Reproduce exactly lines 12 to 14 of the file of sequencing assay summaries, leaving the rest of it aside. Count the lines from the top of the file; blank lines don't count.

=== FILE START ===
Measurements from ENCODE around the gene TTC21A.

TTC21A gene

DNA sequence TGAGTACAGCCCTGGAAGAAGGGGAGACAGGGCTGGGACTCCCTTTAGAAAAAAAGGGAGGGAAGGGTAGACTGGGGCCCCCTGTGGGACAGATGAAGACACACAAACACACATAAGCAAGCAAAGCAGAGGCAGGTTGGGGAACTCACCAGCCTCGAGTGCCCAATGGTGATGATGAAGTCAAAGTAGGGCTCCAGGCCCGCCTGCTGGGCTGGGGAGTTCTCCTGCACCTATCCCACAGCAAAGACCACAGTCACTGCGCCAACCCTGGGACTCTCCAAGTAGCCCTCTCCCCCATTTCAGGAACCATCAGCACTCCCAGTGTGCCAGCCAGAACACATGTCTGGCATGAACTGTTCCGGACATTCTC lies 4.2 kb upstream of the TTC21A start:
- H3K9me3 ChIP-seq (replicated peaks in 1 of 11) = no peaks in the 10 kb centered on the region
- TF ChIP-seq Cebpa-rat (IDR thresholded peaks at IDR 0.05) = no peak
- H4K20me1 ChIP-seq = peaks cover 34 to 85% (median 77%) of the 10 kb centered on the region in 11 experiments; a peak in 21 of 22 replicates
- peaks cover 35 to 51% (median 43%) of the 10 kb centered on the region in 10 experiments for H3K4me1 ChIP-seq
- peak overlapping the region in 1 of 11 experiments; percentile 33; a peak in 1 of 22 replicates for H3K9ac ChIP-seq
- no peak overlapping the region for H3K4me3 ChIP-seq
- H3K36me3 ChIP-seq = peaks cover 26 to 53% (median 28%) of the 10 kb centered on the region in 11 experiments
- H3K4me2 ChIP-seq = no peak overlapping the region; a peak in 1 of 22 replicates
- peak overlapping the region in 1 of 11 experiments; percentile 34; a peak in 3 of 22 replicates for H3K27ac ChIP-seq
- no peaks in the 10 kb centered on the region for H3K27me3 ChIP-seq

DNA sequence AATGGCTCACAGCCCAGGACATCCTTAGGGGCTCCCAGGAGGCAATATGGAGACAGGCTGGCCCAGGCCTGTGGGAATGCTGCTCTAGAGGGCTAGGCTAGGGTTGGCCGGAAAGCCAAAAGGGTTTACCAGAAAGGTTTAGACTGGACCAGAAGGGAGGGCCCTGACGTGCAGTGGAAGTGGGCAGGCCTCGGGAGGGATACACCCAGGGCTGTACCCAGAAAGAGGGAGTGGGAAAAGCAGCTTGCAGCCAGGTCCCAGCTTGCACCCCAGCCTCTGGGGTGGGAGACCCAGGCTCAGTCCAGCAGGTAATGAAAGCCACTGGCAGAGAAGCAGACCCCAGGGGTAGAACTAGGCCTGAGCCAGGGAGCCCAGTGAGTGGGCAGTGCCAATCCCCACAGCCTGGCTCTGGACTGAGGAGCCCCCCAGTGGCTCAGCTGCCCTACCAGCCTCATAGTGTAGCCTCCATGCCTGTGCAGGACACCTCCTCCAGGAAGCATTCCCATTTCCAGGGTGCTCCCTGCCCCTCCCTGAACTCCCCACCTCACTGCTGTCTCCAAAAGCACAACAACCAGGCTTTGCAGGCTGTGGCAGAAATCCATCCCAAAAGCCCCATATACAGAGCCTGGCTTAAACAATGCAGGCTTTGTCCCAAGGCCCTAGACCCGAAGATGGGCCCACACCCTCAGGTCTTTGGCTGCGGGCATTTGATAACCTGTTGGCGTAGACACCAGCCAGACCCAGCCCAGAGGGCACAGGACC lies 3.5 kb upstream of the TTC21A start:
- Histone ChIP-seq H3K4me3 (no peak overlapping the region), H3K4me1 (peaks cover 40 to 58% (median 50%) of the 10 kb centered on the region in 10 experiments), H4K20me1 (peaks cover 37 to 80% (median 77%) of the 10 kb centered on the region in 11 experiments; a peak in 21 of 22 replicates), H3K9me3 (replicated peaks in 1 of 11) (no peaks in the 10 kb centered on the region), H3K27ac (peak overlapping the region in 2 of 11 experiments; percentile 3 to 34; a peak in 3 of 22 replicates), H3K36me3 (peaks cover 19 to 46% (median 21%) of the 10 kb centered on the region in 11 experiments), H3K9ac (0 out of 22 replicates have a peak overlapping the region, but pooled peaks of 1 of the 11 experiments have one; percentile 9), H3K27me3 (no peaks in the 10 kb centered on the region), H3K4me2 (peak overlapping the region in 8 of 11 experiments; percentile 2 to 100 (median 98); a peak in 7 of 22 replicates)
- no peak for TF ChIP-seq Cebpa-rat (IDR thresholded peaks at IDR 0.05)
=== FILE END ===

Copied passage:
- peak overlapping the region in 1 of 11 experiments; percentile 34; a peak in 3 of 22 replicates for H3K27ac ChIP-seq
- no peaks in the 10 kb centered on the region for H3K27me3 ChIP-seq

DNA sequence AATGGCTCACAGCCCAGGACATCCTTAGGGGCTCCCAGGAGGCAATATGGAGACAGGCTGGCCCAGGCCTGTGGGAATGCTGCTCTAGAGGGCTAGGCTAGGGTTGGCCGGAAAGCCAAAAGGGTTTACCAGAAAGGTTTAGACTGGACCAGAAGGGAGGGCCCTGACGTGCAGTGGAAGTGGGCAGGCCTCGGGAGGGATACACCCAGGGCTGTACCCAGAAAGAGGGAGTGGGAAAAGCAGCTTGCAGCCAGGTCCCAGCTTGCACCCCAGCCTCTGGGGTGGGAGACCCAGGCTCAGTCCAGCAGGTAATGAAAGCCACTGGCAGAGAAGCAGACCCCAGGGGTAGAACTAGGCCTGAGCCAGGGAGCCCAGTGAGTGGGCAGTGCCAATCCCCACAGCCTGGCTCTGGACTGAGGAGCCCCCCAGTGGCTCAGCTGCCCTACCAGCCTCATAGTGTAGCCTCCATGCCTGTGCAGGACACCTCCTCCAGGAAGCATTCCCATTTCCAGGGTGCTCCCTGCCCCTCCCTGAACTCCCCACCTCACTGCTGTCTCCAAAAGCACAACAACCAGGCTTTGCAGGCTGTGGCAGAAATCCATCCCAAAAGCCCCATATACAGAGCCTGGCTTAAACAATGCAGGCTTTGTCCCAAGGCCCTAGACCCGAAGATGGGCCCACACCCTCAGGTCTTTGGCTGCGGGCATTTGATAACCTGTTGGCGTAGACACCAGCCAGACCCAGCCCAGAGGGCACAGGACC lies 3.5 kb upstream of the TTC21A start: